When Ernest Rutherford first proposed the nuclear model of the atom in 1911,it enabled us to deduce the possible size for the atom. In Rutherford's experiment he fired a narrow beam of alpha particles (all with equal quantities of kinetic energy) in a vacuum to probe the structure of the atom. A thin strip of metal foil was placed in the path of the beam. Whilst most of the particles passed straight through the foil with very little or no deflection, approximately 1 in 10000 alpha particles were deflected by more than 90 degrees. The foil itself had to be very thin otherwise the particles could have been deflected more than once.

For this single scattering by a foil strip that has 'n' layers of atoms, the probability that an alpha particle is deflected by a given atom is therefore around 1 in 10000n. This probability does however depend on the effective area of cross-section of the nucleus to that of the atom. As a result, we can deduce the following...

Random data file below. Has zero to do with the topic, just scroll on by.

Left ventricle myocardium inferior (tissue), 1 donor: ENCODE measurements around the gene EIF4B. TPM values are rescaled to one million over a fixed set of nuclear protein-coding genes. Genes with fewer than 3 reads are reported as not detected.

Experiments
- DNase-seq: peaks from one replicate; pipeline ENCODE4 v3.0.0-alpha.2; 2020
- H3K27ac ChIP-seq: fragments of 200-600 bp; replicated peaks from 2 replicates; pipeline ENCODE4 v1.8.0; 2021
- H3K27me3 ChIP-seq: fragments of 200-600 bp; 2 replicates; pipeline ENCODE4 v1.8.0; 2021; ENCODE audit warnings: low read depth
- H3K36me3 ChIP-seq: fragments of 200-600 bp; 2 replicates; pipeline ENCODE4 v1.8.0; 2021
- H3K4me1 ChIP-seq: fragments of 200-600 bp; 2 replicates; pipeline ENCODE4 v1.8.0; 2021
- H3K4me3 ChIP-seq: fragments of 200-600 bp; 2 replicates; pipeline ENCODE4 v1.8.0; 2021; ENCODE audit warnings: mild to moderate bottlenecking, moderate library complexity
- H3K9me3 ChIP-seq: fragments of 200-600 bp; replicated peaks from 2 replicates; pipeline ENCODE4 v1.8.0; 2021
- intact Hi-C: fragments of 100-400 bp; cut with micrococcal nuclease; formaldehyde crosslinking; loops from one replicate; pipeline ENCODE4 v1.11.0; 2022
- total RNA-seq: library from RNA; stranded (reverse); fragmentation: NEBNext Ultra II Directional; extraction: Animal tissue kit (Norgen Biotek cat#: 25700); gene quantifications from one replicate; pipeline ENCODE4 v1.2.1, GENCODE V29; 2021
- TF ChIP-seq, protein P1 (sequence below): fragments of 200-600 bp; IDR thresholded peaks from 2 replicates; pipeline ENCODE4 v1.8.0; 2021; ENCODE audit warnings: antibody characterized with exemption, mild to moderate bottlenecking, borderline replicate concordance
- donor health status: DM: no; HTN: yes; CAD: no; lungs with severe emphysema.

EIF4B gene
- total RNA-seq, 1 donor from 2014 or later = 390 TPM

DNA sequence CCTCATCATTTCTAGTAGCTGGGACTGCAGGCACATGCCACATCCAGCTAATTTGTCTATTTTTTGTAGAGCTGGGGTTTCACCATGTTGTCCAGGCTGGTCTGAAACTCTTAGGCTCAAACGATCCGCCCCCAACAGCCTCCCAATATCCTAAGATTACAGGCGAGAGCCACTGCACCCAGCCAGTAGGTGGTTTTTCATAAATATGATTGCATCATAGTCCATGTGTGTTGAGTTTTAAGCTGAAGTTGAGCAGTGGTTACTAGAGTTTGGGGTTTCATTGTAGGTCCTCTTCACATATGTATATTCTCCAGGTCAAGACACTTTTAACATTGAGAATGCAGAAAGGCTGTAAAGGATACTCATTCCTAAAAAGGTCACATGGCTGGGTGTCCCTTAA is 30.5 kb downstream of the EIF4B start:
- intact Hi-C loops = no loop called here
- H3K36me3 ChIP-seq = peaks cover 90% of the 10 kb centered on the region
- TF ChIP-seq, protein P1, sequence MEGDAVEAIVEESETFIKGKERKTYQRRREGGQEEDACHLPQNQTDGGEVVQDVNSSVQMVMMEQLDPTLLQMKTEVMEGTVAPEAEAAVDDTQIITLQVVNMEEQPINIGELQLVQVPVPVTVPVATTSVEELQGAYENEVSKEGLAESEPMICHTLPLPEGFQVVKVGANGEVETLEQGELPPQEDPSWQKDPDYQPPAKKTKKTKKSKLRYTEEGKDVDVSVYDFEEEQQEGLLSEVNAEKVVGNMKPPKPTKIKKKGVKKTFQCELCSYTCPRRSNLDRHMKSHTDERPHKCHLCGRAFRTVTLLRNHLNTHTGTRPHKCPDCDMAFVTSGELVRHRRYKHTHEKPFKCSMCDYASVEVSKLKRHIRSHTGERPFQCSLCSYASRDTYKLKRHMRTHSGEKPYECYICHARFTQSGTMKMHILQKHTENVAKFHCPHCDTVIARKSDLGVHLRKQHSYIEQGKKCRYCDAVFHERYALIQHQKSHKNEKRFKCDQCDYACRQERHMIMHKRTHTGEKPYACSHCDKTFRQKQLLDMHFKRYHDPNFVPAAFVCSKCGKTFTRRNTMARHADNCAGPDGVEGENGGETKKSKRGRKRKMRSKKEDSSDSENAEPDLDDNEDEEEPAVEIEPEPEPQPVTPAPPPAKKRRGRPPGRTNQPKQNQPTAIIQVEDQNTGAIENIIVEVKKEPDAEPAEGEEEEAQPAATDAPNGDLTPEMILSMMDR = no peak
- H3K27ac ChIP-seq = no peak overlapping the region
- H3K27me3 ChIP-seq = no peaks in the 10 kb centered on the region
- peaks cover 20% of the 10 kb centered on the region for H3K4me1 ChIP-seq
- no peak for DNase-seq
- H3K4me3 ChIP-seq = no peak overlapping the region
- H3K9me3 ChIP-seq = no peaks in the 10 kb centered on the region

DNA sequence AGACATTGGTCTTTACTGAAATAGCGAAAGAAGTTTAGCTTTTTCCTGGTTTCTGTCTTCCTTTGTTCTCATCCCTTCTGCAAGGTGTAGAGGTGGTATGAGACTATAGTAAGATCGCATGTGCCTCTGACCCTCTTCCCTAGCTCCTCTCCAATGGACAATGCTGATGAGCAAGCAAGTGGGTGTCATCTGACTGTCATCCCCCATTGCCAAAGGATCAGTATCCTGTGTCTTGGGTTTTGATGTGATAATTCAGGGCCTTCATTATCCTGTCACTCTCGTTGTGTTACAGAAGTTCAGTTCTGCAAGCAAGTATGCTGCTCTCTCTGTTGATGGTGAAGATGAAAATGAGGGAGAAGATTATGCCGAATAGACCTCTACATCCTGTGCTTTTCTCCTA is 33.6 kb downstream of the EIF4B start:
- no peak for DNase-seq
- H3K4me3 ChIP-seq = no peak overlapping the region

For a nucleus of diameter, 'd', in an atom of diameter, 'D', the area ratio is equal to;

${\frac {{\frac {1}{4}}\pi d^{2}}{{\frac {1}{4}}\pi D^{2}}}$ Therefore...

$d^{2}={\frac {D^{2}}{10000n}}$ A standard value of $n=10^{4}$ gives $d={\frac {D}{10000}}$ Electron scattering

This is a good way to estimate the size of a nucleus but a more accurate way of measuring the nucleus is electron scattering. In electron scattering, electrons are fired in a beam at a sheet of the target material. The de Broglie wavelength of an electron is about 10−15m. This means they are diffracted by the target material with the following relationship: 0.61λ/R=sinθ_min